Am Chins Vs. Mini Rex

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Am Chins Vs. Mini Rex

Post Number:#1  Unread postby VBF » Thu May 03, 2018 8:22 pm

Hi everyone!
Long time lurker, first time poster. Has anyone raised both American chinchillas and mini rex for meat? I'm currently raising the mini rex as they are smaller and easier for me to handle. But I love the chinchilla color and fur! Has anyone tried to pasture mini rex? I'm keeping them until they're 16 weeks for fur production, but I would still like good feed:meat ratio for the winter when I can't pasture them. Are American chins as rare as everyone says they are? And one of the best breeds for pasturing?
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Re: Am Chins Vs. Mini Rex

Post Number:#2  Unread postby SableSteel » Thu May 03, 2018 10:06 pm

American chins are a good meat breed. Mini rex really aren't a meat breed. If you love the chinchilla color and fur, but want a small breed to handle easily, there's also standard chinchillas, which are about 5-7 lbs. Mini rex also come in chinchilla color. American chinchillas aren't as rare as they say imo, there's a lot of meat breeders that don't show or register them so the count appears lower than it actually is.
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Re: Am Chins Vs. Mini Rex

Post Number:#3  Unread postby akane » Fri May 04, 2018 12:57 am

If you get a good producing line rather than the occasional litters of only around 4 mini rex are not bad meat rabbits at all. I bred them into my meat mutts for some of the benefits while still getting litters of 8-10 on a heavy breeding schedule. They have fine bone so you get a high meat to bone ratio in the weight of the carcass and they grow fast. They may not reach a final large size but they are practically fully grown at 2-3months on fairly minimal feed with all the same commercial body type as any of the small meat breeds. About like standard chins or dutch. Both were originally meat rabbits despite being 5-7lb max. It's just hard to find lines that still produce like a meat rabbit instead of being bred to get a small number of quality kits for showing or having had the commercial body type ignored when producing small rex coated pets.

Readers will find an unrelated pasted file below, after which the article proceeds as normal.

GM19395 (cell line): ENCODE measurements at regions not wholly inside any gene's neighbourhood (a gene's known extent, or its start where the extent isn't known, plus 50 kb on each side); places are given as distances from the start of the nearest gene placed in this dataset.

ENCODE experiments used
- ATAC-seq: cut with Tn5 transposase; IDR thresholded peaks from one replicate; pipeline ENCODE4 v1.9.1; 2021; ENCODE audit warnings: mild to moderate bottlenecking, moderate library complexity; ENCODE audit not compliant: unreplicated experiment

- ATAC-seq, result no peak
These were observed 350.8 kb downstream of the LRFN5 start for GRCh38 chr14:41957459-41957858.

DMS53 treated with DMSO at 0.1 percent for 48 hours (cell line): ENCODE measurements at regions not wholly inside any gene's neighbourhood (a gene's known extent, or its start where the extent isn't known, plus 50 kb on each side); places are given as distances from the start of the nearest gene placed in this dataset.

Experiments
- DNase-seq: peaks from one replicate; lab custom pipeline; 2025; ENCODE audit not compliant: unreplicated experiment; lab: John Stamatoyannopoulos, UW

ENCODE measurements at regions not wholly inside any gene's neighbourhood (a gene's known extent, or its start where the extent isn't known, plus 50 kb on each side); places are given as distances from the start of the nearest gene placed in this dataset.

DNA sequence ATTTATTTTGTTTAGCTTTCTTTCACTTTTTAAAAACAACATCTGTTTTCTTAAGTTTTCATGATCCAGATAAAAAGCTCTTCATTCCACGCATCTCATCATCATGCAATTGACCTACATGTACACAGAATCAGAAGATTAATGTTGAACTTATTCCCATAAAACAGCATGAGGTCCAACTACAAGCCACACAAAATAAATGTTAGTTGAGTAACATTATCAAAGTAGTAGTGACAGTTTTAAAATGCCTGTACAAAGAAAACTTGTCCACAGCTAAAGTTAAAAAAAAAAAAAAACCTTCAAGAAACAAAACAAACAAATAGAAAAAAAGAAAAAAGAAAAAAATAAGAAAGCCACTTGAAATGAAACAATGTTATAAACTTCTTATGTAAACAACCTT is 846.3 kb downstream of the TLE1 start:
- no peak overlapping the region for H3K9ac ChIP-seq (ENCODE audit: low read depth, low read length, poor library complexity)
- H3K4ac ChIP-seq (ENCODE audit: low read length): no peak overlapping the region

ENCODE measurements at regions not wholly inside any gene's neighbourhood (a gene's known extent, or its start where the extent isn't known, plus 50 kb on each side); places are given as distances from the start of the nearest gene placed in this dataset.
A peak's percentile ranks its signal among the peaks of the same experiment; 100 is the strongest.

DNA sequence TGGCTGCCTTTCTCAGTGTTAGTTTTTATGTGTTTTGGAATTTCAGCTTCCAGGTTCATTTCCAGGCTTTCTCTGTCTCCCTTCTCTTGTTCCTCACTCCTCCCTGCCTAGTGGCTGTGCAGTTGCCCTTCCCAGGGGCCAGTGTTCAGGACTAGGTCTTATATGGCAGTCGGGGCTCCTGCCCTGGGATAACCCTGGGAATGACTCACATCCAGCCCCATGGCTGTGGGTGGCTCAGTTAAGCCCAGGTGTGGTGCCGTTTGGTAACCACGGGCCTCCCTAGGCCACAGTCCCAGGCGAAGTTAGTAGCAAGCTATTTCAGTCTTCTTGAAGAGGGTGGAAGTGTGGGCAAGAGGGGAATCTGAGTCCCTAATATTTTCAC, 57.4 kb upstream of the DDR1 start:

I could not find amchins within 6hrs of me. I found 1 doe for sale that just wasn't worth an entire day of driving for a single rabbit of a breed. I ended up with standard chins and some amchin x cinnamons. They may be more common but it does no good if those breeders aren't advertising anywhere you can find them. Word of mouth only travels so far and there's a lot of distance between things in some parts of the country.
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Re: Am Chins Vs. Mini Rex

Post Number:#4  Unread postby guardianoasis » Tue May 08, 2018 12:06 pm